To celebrate International Women’s Day 2022 we caught up with Ruth O’Brien who shared her story with us.
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What would you like people to know about living with a disability?
I think I’d like people to understand that disability is very diverse and individual for each person. I think we often try to have a blanket approach for how to understand a topic but, in the end, humans are all individuals with their own thoughts, feelings, perspectives and experiences. For me, proudly identifying with disability to years of unpicking my own internalised ableism and building my confidence enough to be able to talk about it regularly. It’s an ongoing thing though. The other point I’d like to make is that not everyone loves their disability. While many are proud and comfortable, others are not and that’s ok. I don’t pretend to speak for everyone with disability – just happy to share the knowledge that I have from my own life.
Why is it important for people to know more about what it is like to live with a disability?
It’s important for many reasons. One is because humanity is incredibly diverse. More than a quarter of the population live with a disability or chronic illness/condition. And this is just the people who identify. It’s important to be able to talk about disability as a normal part of life, because it is. By talking about these things and recognising how people with disabilities are often treated is important to improving the overall quality of our society, communities and interpersonal relationships. Another reason is any person can develop or acquire a temporary or permanent disability at any time. We need to stop fearing disability and realise that society, prejudice, stigma and discrimination is actually the disabling thing – not a person’s medical diagnosis.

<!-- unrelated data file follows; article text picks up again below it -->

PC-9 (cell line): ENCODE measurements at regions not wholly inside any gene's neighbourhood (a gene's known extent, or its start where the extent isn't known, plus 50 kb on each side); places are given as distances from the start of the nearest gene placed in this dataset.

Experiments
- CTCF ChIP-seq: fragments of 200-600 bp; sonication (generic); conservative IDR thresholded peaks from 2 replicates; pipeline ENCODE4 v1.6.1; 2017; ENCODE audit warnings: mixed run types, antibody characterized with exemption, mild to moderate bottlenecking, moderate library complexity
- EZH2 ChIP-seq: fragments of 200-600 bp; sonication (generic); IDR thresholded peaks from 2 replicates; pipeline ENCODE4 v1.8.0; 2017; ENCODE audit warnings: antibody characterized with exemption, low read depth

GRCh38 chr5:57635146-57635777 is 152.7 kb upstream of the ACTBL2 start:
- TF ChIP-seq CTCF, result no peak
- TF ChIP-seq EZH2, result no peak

Is there anything you’ve learnt that you think might be useful for other women who are living with a disability, or for people in general?
So many things, where to start! I think one of the most enlightening things can be learning about the different models around disability and how perspectives change how we see something or someone. For years, I tried to just “fit in” and not really acknowledge my disability very much. I figured if I didn’t talk about it, the topic wouldn’t come up and I’d be included in everything more easily. However, learning about the social model of disability has helped me immensely in how I identify with disability. The medical and charity models tend to make people with disability feel small and the recipients of other’s “act of kindness”. Whereas the social and human model empowers D/deaf and Disabled people to stand up for themselves and speak about how society creates barriers to being included. Many disabled people now identify with disability much more easily because it’s the barriers that are created through ignorance, unconscious bias and discrimination from others that create disability. It’s the impairment in combination with the barrier that creates the disability.
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